Durham City Councilman Howard Clement, a revered civil rights icon and retired attorney, has a résumé like a history book.

He was there in July 1963 when activists helped to integrate Durham’s Carolina Theatre during the civil rights movement.

He was there in August 1963 when Martin Luther King Jr. delivered his iconic “I have a dream” speech on the steps of the Lincoln Memorial in Washington, D.C.

He was there in the late 1960s at the formation of Durham’s influential Black Solidarity Committee for Community Improvement, an organization that once commandeered a selective buying campaign aimed at white businesses to pressure civil rights reforms.

He was there in April 1968 when Durham seethed with reactions, both violent and peaceful, to King’s Memphis assassination.

He was there as a helping hand for organizations like the NAACP as well as the American Red Cross, Habitat for Humanity and more.

And he was there upon his appointment to the City Council in May 1983, where he emerged of late as an outspoken advocate for a city-county government merger and public transit. The span of 29 years makes him the longest-serving council member in Durham history.

Clement represents Ward 2, which includes parts of East and Southeast Durham, but City Council candidates are elected by all city voters.

But since late November, the ailing Clement has not been therein Council Chambersvexed by a publicly unidentified illness that limits his mobility. He last attended a meeting on Nov. 7.

“It is a condition that has been disabling me,” Clement said last week. “My capacity to move around is really limited.”

In that time, Clement has missed 20 meetings over 150 days, including key votes on a public arts project in November, the controversial 751 South development in February and a resolution last week indicating natural gas drillingbetter known as hydraulic fracturing or “fracking”should not be legalized until it can be proven safe.

The City Council responded with a resolution in February excusing the bulk of the councilman’s missed meetings with the plan to excuse additional absences if necessary. (Disclosure: City Councilman Steve Schewel is president of Carolina Publications, which owns the Indy.)

“He told me he’d like to serve out his term,” said Durham Mayor Bill Bell.

Clement reaffirmed last week that he “hopes” to return in May to serve out the remainder of his term, which wraps in 2013.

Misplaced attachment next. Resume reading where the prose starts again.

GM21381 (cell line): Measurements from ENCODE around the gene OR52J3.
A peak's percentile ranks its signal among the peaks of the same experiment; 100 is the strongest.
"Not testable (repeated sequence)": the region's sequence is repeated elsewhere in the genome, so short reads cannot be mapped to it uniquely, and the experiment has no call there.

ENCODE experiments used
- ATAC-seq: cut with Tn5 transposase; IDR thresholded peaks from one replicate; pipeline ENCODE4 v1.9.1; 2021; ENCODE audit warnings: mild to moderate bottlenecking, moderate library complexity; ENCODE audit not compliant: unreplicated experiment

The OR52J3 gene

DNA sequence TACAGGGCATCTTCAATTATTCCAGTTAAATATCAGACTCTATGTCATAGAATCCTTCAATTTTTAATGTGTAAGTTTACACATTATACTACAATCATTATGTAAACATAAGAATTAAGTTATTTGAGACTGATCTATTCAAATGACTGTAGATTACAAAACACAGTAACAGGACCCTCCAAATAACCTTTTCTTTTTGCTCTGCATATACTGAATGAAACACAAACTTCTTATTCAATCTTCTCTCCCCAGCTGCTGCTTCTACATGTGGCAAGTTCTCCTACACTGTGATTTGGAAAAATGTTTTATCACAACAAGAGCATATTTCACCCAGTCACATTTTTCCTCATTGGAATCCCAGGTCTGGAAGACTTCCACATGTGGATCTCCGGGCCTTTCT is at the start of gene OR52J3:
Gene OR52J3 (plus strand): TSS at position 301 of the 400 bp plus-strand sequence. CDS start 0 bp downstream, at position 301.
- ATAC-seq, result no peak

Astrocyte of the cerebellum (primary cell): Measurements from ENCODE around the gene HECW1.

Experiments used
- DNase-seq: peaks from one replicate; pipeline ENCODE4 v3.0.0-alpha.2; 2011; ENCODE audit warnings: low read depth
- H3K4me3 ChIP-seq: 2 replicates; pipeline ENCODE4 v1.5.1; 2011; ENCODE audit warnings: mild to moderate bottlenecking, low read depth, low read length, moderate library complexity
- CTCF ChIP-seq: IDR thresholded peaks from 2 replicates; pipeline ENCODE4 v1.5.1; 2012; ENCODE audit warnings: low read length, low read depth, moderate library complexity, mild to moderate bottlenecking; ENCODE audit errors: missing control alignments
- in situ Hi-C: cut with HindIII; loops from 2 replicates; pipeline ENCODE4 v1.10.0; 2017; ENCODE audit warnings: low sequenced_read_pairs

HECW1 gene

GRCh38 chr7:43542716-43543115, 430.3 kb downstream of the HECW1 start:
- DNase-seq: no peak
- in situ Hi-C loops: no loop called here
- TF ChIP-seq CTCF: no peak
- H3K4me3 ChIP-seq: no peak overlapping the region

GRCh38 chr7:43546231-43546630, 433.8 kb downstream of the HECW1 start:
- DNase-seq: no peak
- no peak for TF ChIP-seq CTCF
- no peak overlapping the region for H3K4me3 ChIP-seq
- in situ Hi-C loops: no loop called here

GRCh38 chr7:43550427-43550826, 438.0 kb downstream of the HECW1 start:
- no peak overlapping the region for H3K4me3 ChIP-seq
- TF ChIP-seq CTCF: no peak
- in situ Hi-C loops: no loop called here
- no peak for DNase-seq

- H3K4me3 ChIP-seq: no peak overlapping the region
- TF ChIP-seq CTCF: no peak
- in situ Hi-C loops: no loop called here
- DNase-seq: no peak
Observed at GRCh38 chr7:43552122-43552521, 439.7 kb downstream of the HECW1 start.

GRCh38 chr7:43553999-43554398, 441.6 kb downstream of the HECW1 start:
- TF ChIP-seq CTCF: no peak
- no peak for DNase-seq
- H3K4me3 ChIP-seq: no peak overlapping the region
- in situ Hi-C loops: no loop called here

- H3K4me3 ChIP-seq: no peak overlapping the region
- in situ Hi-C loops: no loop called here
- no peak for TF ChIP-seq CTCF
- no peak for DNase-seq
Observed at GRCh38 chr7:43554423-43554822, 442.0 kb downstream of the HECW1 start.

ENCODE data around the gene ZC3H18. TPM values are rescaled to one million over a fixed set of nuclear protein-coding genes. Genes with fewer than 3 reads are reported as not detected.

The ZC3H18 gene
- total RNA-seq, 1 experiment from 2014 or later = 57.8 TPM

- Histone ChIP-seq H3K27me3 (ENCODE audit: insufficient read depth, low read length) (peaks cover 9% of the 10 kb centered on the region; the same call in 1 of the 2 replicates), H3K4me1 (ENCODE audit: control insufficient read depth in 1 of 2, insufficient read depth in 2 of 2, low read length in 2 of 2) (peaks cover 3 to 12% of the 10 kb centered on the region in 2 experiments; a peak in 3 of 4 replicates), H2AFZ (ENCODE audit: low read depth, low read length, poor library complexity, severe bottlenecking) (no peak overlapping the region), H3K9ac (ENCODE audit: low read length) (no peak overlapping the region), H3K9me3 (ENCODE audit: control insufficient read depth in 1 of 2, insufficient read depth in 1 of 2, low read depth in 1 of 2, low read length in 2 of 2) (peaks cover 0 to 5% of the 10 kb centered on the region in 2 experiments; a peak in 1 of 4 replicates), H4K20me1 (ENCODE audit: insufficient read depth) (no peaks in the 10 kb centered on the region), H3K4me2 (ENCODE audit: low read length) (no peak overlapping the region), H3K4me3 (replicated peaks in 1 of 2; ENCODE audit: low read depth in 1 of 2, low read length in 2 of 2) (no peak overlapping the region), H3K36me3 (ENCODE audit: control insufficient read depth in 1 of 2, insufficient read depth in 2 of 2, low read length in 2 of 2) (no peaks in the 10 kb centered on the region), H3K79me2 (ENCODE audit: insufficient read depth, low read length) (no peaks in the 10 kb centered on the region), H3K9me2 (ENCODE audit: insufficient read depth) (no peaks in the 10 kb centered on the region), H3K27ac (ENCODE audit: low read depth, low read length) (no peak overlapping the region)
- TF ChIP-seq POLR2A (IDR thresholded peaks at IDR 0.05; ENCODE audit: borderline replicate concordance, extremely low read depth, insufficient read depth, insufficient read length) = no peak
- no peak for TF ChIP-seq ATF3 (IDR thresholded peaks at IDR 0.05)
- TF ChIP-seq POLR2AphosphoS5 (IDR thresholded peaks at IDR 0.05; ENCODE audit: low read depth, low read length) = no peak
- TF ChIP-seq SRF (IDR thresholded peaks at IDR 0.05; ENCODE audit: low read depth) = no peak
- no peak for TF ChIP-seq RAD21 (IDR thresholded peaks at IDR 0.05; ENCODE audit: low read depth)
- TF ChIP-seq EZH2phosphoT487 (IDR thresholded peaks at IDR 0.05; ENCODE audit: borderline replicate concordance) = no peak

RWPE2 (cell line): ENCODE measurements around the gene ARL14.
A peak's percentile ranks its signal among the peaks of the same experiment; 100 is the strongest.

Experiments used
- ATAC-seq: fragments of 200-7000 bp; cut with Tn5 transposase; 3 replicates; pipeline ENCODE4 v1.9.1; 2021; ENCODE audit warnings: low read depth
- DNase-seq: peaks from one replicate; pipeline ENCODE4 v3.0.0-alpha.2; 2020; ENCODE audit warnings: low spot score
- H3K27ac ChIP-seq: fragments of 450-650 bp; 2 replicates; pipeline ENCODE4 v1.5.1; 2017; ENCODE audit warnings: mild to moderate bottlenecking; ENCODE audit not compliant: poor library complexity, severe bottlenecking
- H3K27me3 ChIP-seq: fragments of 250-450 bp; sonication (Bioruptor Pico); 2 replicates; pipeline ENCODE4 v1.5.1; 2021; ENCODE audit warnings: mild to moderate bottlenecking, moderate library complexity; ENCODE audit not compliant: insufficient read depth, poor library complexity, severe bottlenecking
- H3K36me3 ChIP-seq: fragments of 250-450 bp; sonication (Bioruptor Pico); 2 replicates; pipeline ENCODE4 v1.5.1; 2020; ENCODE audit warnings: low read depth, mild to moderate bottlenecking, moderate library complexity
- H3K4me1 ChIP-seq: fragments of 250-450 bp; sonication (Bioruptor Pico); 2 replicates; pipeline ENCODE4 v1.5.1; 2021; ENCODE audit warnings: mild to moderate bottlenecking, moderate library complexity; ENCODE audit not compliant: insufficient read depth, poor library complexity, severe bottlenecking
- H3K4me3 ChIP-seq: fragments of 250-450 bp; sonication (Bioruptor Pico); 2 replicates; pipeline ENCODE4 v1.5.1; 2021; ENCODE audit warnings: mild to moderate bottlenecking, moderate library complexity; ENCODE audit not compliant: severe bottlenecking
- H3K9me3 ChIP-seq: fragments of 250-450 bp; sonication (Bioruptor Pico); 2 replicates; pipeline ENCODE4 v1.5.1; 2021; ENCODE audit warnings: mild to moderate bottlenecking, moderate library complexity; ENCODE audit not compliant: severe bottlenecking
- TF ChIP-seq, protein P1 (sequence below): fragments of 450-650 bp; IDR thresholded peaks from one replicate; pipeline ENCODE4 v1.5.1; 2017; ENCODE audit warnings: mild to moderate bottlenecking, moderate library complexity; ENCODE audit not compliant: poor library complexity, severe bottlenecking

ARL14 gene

Clement noted he is not aware of any city rule limiting a member’s absences, although, according to city staff, the city’s charter bars more than five consecutive unexcused absences.

Once a member has met that mark, the city charter denotes it as “abandonment of the post,” Durham City Attorney Patrick Baker said, allowing city leaders to start refilling the office.

Clement has not reached that point because officials, in most cases, have voted to excuse his absence. Baker added that staff is mulling the possibility of remotely connecting Clement via online voice messaging applications like Skype if he can’t be physically present for council sessions.

Frayda Bluestein, a local government law expert with the UNC-Chapel Hill School of Government, said such situations happen occasionally in elected offices, although most municipal or county governments are not endowed with much power to force a change if the member goes AWOL.

“It can be very frustrating to a board,” Bluestein said. “Even if a person is incapacitated, there’s nothing in the statute that gives them the authority to do anything.”

Bluestein said local government panels typically have no authority to sanction a board member unless that power is included in their original charter.

The N.C. General Assembly could remove an elected official in unusual circumstances or grant the authority to local government, she said.

In most cases, the responsibility falls to the elected official to make a decision. “Obviously if a person is ill and can’t serve any more, that person can resign,” Bluestein said.

According to city records, a Durham City Council member last resigned in December 1991 when Clarence Brown stepped down after allegedly requesting and receiving reimbursements from the city and N.C. Central University, where he was a professor, for the same expenses.

Meanwhile, council leaders are not expecting Clement to resign. Bell said he believes the council has proceeded without the absent councilman. The mayor declined to comment on what Clement should do if he cannot return soon.

“That’s a personal matter,” Bell said. “I wouldn’t have that kind of discussion in the public.”

Councilman Eugene Brown commended Clement as a good council member, but he added that the burden is on Clement to recover and return. “I’m not going to tell Howard what to do,” Brown said. “That’s not my job. I go back to the grassroots. This is a district seat and if his constituents are that concerned about his absence, then they need to go to him and tell him that.”

Billy Ball is a new staff writer at the Indy.